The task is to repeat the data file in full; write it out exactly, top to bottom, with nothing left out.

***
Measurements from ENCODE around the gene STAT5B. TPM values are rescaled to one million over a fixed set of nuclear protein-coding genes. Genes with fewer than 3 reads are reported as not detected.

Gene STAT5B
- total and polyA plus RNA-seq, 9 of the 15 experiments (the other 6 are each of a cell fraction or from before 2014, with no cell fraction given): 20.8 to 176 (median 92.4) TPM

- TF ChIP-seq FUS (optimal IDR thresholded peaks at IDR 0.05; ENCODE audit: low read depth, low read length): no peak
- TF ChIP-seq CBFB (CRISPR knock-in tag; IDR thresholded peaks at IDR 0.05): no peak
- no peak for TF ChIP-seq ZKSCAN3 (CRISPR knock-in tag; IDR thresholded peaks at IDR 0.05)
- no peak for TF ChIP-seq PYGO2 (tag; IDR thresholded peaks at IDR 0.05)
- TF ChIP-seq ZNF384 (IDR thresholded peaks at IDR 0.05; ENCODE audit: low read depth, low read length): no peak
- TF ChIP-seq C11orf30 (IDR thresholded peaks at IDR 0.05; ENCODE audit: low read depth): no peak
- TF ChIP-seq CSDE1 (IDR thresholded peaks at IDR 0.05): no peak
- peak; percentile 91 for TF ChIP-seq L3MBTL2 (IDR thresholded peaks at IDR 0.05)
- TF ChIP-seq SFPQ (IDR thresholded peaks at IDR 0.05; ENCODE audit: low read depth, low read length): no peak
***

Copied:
Measurements from ENCODE around the gene STAT5B. TPM values are rescaled to one million over a fixed set of nuclear protein-coding genes. Genes with fewer than 3 reads are reported as not detected.

Gene STAT5B
- total and polyA plus RNA-seq, 9 of the 15 experiments (the other 6 are each of a cell fraction or from before 2014, with no cell fraction given): 20.8 to 176 (median 92.4) TPM

- TF ChIP-seq FUS (optimal IDR thresholded peaks at IDR 0.05; ENCODE audit: low read depth, low read length): no peak
- TF ChIP-seq CBFB (CRISPR knock-in tag; IDR thresholded peaks at IDR 0.05): no peak
- no peak for TF ChIP-seq ZKSCAN3 (CRISPR knock-in tag; IDR thresholded peaks at IDR 0.05)
- no peak for TF ChIP-seq PYGO2 (tag; IDR thresholded peaks at IDR 0.05)
- TF ChIP-seq ZNF384 (IDR thresholded peaks at IDR 0.05; ENCODE audit: low read depth, low read length): no peak
- TF ChIP-seq C11orf30 (IDR thresholded peaks at IDR 0.05; ENCODE audit: low read depth): no peak
- TF ChIP-seq CSDE1 (IDR thresholded peaks at IDR 0.05): no peak
- peak; percentile 91 for TF ChIP-seq L3MBTL2 (IDR thresholded peaks at IDR 0.05)
- TF ChIP-seq SFPQ (IDR thresholded peaks at IDR 0.05; ENCODE audit: low read depth, low read length): no peak